Trainer Tire Flat Spot Can Be Hazardous to Outdoor Riding

Trainer Tire Flat Spot Can Be Hazardous to Outdoor Riding

Posted by Matt Russ on 21st Mar 2018

Trainer Tire Flat Spot Can Be Hazardous to Outdoor RidingThe newer interactive smart trainers make indoor training much more attractive, to the point that many people now prefer to ride their trainer year round for safety and convenience.  The only problem is that the more time you spend on the trainer the more it wears a flat spot on your rear tire, especially if the tension on the roller is set too tightly.  Note this only applies to wheel mounted trainers; not direct drive trainers which were designed with this in mind.  The work around is to purchase a trainer tire, a hard tire that is designed for use on the trainer only, and an inexpensive rear wheel and cassette.  Swapping out your rear wheel can be a pain and most people do not want to hassle with it; they just use their road wheel.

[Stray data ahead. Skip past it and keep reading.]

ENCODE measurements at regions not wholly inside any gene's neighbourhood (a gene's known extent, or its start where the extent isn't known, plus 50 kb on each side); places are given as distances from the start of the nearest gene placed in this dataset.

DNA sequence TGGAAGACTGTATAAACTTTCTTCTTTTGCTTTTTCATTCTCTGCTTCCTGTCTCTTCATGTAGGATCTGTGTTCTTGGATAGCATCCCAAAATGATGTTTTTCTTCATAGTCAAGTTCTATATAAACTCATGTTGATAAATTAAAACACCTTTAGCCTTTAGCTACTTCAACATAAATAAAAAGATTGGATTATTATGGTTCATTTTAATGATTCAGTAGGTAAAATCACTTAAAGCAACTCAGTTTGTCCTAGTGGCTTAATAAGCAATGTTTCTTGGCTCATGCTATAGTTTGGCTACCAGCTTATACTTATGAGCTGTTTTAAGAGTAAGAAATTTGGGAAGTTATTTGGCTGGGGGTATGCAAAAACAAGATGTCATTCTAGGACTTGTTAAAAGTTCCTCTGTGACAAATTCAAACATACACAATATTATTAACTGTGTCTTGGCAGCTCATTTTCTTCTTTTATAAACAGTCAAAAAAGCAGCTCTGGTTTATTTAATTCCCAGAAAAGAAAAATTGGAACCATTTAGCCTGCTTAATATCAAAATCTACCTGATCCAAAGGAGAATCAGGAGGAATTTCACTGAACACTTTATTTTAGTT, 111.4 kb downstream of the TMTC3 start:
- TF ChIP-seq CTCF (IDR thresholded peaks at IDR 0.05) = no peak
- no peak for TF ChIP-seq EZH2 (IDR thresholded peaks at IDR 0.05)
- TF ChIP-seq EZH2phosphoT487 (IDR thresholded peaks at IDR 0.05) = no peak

A car tire is mainly flat and a cars suspension is designed to keep the most tire (contact patch) in contact with the road.  However a motorcycle or bicycle tire must be rounded as a two wheeled vehicle needs to lean in order to corner.  The faster the corner the more the lean, which means a lot more of the tire is required than just the middle.  A flat spot is fine if the bike never leans but as soon as you do you now have an edge (much smaller contact patch) you are riding on.  This creates a tire that is dangerous when you least want it to be, in a corner.  Wet conditions make this situation even worse.  

If you run your thumb across you rear tire and feel and edge on the sides it has a flat spot.  The wider the flat spot is the more hazardous the tire can be.  If you have been spending a lot of time on the trainer this winter and are ready to hit the road it is very important that you check the tire for a flat spot.  It just may save you some road rash, or worse.